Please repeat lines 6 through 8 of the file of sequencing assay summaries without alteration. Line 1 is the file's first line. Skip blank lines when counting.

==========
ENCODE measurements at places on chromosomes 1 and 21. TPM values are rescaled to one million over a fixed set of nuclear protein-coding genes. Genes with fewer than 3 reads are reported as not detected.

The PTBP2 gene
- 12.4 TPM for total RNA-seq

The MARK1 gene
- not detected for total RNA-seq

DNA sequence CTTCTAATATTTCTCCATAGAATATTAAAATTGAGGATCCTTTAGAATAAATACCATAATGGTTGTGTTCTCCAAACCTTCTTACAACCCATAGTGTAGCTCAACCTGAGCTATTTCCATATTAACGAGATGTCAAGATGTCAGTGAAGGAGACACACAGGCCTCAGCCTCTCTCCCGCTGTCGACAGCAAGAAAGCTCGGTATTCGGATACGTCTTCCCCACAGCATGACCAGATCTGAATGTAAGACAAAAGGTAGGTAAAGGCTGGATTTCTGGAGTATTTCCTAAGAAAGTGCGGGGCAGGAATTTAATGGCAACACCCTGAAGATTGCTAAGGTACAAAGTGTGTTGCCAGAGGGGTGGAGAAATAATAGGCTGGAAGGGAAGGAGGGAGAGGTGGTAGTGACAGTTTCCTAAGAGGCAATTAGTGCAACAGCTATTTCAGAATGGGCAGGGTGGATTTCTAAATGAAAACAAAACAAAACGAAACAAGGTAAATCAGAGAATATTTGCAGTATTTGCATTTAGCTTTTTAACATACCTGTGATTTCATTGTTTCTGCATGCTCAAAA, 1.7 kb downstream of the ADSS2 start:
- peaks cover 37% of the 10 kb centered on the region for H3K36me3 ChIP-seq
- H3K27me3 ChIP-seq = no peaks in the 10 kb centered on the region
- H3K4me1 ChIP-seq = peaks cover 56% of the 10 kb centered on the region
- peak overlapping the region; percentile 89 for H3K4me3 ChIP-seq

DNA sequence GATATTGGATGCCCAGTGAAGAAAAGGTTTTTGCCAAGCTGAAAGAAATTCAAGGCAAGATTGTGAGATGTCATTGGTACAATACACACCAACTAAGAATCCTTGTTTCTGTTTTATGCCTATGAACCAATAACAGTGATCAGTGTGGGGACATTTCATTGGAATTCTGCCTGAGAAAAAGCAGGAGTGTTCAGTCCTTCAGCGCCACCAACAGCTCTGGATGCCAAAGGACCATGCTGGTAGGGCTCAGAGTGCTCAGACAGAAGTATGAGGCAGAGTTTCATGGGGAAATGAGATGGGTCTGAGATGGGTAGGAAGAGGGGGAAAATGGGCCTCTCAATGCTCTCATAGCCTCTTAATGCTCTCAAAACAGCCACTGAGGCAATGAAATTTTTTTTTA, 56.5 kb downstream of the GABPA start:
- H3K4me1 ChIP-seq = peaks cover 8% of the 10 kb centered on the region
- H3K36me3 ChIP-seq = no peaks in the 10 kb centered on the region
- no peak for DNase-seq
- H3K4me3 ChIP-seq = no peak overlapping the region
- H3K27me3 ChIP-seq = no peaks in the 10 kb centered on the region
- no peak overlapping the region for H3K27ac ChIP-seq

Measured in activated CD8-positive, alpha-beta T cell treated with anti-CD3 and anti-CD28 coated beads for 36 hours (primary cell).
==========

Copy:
DNA sequence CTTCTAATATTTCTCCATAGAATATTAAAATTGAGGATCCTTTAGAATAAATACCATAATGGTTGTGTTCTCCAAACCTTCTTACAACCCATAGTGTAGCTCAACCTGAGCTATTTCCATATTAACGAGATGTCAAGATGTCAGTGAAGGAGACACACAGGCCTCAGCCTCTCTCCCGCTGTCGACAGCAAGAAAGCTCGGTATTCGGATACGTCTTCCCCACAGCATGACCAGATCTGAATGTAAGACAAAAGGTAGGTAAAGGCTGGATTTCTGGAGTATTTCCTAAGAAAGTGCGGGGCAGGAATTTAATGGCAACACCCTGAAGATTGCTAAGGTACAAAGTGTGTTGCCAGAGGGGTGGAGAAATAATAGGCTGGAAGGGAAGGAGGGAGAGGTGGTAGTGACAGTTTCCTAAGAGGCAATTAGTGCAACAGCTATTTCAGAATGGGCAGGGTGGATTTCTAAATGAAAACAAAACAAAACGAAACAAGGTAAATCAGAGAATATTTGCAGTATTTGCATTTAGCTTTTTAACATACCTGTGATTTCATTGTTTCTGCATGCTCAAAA, 1.7 kb downstream of the ADSS2 start:
- peaks cover 37% of the 10 kb centered on the region for H3K36me3 ChIP-seq
- H3K27me3 ChIP-seq = no peaks in the 10 kb centered on the region